Legends cast long shadows. Just ask Jim Dilling and Loren Ahonen, who were hired last summer as head coaches of the Minnesota State Mankato men’s track and field and cross country teams, respectively. A conversation about legendary Maverick coaches will always include mention of their predecessor: 34-year Maverick head coach Mark Schuck.
Schuck took the helm of the men’s cross country team in 1979, won nine North Central Conference cross country titles and was a nine-time league Cross Country Coach of the Year. He also led the Mavericks to their first-ever NCAA Division II cross country title in 1988.
Schuck coached four national individual champions during his 15 years as head coach of the men’s track and field team (including a four-time high jump champion and NCAA indoor record holder by the name of Jim Dilling). Schuck was named league Outdoor Coach of the Year four times and Regional Indoor Coach of the Year three times. His 1989 Maverick indoor track and field team finished second in the nation.
So legendary was Schuck that it took two men to replace him.
One is Ahonen. The Michigan-native was hired to serve as the men’s cross country coach and assistant track and field coach after working with the distance runners as an assistant coach at Western State in Colorado.
As a student-athlete at Western State, Ahonen amassed seven All-American honors, including two in cross country and five in track and field. Ahonen also takes academics seriously: He graduated Summa Cum Laude in 2011 and was the first student-athlete in Western State history to earn a pair of Capital One Academic All-American honors. He was also a seven-time NCAA Division II Academic All-American. His commitment to academic responsibility extends into coaching as well, which impacts his recruiting strategy.
“I’m looking for guys who see the balance in their lives,” Ahonen says. “They’re passionate about track and field and cross country. They want to improve their running, but they know that for them this is the means to a greater end. They’re here to do great in school and use their experience in athletics to help them be more successful in whatever career they will be moving into.”
The other is Dilling, a Wisconsin native hired to serve as the head coach of the men’s track and field team. As a Maverick student-athlete, Dilling racked up four national championships in the high jump and was a six-time All-American in the event (including both indoor and outdoor). At the 2006 NCAA Division II Indoor Championships, he set the NCAA Division II high jump meet record at 7 feet, 6.5 inches.
After graduating, Dilling was the 2007 USA Track & Field High Jump Champion and represented Team USA at the IAAF World Track & Field Championships in Osaka, Japan, where he finished 16th in qualifying. He finished 2007 ranked fourth in the United States and 19th in the world.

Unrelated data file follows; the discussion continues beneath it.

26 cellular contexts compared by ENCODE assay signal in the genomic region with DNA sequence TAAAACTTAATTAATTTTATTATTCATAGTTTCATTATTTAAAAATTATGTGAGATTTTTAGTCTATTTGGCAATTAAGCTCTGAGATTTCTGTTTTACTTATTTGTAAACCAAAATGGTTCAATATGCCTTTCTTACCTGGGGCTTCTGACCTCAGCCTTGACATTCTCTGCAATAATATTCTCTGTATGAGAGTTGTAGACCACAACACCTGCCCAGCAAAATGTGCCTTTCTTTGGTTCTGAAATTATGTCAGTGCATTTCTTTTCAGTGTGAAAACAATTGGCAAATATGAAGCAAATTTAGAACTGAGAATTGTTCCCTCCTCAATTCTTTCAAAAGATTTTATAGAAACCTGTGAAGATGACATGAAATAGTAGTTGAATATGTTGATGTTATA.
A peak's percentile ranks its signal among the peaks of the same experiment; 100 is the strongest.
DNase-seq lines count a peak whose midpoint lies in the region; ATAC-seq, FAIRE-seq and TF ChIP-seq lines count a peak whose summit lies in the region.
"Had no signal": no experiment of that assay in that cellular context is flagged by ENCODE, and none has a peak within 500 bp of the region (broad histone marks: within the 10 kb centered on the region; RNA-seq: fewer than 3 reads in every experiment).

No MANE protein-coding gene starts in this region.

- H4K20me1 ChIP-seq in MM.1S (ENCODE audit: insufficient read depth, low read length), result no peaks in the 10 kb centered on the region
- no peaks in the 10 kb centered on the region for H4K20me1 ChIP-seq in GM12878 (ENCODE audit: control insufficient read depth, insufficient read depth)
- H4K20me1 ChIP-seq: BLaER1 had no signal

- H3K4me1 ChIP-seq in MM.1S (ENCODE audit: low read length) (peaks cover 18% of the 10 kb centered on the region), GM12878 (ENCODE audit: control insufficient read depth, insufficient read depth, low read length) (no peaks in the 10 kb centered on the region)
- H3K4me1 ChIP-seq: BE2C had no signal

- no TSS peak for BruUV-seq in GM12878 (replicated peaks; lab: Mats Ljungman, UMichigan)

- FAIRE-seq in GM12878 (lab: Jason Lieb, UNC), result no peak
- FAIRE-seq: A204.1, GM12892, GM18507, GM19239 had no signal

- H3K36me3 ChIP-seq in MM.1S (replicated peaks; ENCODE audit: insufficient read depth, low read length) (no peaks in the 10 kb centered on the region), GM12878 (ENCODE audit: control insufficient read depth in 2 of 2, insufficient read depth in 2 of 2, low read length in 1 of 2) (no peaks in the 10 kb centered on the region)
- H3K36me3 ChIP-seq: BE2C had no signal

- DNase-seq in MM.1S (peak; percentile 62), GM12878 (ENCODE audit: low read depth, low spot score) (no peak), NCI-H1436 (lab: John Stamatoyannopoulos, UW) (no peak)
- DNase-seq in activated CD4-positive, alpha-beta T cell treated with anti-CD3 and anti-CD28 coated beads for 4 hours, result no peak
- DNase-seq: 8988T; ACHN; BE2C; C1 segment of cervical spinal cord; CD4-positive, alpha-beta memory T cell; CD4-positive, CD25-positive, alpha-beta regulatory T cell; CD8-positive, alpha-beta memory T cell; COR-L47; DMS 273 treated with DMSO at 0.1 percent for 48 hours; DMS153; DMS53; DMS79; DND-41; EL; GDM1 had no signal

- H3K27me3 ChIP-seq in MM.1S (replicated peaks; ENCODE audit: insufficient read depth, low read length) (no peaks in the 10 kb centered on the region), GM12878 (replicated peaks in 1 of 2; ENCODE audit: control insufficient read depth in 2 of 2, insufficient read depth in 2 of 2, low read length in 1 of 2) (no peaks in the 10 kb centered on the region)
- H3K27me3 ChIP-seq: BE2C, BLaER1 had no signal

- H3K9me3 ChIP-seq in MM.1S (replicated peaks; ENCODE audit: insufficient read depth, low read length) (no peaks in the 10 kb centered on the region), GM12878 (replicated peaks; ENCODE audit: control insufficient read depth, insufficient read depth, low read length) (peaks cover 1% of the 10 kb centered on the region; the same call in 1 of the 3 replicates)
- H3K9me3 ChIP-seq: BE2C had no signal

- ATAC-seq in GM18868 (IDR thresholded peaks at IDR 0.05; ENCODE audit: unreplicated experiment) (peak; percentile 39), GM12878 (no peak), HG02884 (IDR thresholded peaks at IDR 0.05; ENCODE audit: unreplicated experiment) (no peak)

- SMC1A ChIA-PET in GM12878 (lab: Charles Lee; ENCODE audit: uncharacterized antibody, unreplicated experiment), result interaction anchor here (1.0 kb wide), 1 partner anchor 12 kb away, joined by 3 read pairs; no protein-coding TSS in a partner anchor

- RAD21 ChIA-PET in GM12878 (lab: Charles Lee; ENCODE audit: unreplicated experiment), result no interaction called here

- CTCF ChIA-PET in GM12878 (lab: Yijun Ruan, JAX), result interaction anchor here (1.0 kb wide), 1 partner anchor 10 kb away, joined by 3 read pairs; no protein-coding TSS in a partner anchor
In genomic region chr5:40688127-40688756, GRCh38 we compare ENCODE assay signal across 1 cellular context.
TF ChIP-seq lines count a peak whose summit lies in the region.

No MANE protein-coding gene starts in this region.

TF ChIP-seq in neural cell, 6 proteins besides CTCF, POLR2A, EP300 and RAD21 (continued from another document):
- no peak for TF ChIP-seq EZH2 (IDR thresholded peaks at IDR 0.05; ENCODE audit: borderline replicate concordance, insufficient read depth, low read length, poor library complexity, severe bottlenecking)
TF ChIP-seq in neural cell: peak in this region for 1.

Dilling also spent two years as an assistant on Schuck’s staff before taking the helm last summer. He is eager to extend the tradition he learned by being so close to the program.
“Coach Schuck had a 35-plus year presence within the program and will always be someone who I look up to as well as look for as a resource moving forward,” Dilling says. “The biggest challenge, not seen by those outside of the program, is being able to give current and future student-athletes of the track and field team the same amazing experiences that have been given to each and every one of us who are alumni of the program. Not a day goes by that I am not thankful for the educational and athletic experiences provided to me by this great institution, and being able to deliver that to my athletes is the true challenge that I face in my new position.”
Certainly, leading a collegiate athletic team is never easy work. But for now, Dilling and Ahonen are finding that in a legend’s shadow isn’t a bad place to start a young career. Not for these guys. And not for these programs, built by Schuck to be handed over seamlessly to young coaches just like them—two young men equipped to breathe youthful energy into tradition.
“I give credit to Minnesota State Mankato and the hiring committee for being able to conduct two completely separate searches and realize the potential for compatibility amongst future staff members,” Dilling says. “We are in this together and not only utilize each other as a resource, but others within the sport who we know and trust. What makes our chemistry meld together is that we both believe that we provide one main thing to all student-athletes: opportunity.”